In a person with underactive bladder the the muscles do not contract as required to pass urine. Often seen in people with MS, diabetes, syphilis, polio, or major pelvic surgery, the underactive bladder may also result if the sphincter muscles present around the urethra stops working the way it is supposed to.

A person with an underactive bladder may only be able to pass a dribble. It can also result in incomplete bladder emptying (urinary retention) or inability to void at all (obstruction).

Diagnosis of Neurogenic Bladder

A healthcare provider can diagnose a person with neurogenic bladder after conducting a thorough physical examination and several tests related to bladder and nervous system.

Medical History

The healthcare provider will ask several questions related to medical history, such as symptomatology, frequency, duration and its impact on normal life. It can also include information about the past as well as current health problems. The healthcare provider also makes a note of all the drugs (prescription and OTC) that are being taken.

Physical Exam

Once the medical history is obtained, the healthcare provider will perform a detailed physical examination to identify the source of the symptoms. In women, the exam will include an abdominal, pelvic and rectal examination. In males, it consists of abdominal, prostate and rectal examination.

Bladder Diary

The healthcare provider might also ask to maintain a voiding diary that will keep track of the number of bathroom visits. This helps in determining the day-to-day symptomatology.

Pad Test

This involves using a pad treated with a special dye. Whenever there is a leakage, the color of the pad changes.

Other Tests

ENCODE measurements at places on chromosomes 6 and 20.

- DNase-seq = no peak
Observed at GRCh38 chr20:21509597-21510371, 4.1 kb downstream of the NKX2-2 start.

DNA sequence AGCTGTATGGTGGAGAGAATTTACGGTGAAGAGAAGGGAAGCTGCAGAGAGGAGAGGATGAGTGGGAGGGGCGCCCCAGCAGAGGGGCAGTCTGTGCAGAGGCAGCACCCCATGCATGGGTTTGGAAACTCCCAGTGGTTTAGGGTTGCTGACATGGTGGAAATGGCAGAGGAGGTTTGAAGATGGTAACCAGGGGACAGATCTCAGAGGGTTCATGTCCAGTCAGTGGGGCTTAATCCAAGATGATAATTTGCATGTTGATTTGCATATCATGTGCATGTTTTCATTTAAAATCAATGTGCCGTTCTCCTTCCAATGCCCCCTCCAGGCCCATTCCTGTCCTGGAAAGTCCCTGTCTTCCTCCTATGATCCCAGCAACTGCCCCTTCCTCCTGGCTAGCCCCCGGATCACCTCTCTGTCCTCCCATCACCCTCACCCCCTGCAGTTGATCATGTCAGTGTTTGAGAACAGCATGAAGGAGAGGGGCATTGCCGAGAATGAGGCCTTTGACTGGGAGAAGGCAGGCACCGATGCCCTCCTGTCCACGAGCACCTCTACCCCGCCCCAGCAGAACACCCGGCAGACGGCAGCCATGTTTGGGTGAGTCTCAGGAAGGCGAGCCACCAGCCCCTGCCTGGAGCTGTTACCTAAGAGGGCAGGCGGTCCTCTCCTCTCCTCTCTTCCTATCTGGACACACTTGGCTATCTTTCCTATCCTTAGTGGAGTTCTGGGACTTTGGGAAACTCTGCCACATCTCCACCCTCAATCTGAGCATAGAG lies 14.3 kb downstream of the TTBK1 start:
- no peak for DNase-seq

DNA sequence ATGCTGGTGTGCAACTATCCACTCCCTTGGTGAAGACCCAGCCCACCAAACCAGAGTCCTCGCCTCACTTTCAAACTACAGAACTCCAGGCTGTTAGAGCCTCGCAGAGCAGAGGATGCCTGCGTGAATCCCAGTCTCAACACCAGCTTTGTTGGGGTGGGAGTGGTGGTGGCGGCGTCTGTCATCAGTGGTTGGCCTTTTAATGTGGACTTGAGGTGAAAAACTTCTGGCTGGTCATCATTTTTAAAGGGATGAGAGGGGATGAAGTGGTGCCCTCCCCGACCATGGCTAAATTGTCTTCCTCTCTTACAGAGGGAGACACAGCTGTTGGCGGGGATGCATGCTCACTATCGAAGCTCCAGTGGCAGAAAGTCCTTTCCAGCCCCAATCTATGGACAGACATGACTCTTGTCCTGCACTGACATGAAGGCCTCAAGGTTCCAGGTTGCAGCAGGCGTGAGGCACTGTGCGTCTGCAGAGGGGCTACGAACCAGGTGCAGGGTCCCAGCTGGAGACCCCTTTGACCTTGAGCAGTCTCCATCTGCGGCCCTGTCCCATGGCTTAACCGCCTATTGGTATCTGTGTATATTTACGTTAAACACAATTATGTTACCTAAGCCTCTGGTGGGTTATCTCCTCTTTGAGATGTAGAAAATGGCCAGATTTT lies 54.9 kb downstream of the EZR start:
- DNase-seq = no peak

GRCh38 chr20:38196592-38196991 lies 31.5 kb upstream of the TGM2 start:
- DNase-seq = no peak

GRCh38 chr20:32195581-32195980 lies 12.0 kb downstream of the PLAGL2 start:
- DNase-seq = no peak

• Bladder scan: This shows the amount of urine present in the bladder after voiding.
  • Urine culture: A urine sample is collected to test for blood or infection.
  • Cystoscopy: In this test, a narrow catheter with a tiny lens is inserted into the bladder to examine the inner workings.
  • Urodynamic testing: These tests determine the ability of the lower urinary tract to store and release urine.

Imaging

The healthcare provider may also conduct additional imaging like CT scans, X-rays, or MRI to diagnose the condition. A referral might also be provided to specialists for brain and spinal imaging.

Treatment of Neurogenic Bladder

The following are the main treatments available for neurogenic bladder:

Clean intermittent catheterization

This involves the insertion of thin, flexible tubes through the urethra to the bladder for draining out the urine.

Bladder Augmentation

It is a surgery where the intestinal segment (sigmoid colon) is removed and attached to the bladder walls to increase the size of the bladder. This helps in reducing the internal pressure of the bladder and increases the storing ability.

Drugs

This includes the use of anticholinergic medications such as Tolterodine, Oxybutynin, and others.

Botox® Injections

This process involves the injection of Botox into the sphincter and bladder.

Ileal conduit

This procedure involves using a portion of the small bowel to make a stoma (an abdominal opening). This stoma helps in draining the urine into a urinary bag that is attached outside the body.

Lifestyle Changes

These might include avoidance of food or drinks that can result in bladder irritation. Caffeinated beverages such as coffee, spicy food, carbonated beverages and citrus fruit are best avoided. Losing weight also helps in reducing stress on the bladder. A type of behavioral treatment known as delayed voiding has also been found useful in a few individuals.

One can also use pads, absorbent undergarments, panty liners and shields, and adult diapers to prevent wetness as well as odors. The use of a bed pad also helps in protecting mattresses and sheets.

The Bottom Line

Neurogenic bladder is a tricky disease. One needs to consult a healthcare provider if they develop any symptoms. A choice of treatment has to be made based on the type and extent of the bladder dysfunction.

Dr Prola is an experienced research biologist specialized in studies of cellular and molecular mechanisms by which energy metabolic pathways regulate disease development. He has keen interest in Urology and Renal function and his research on how Crocin protects human embryonic kidney cells was especially well received.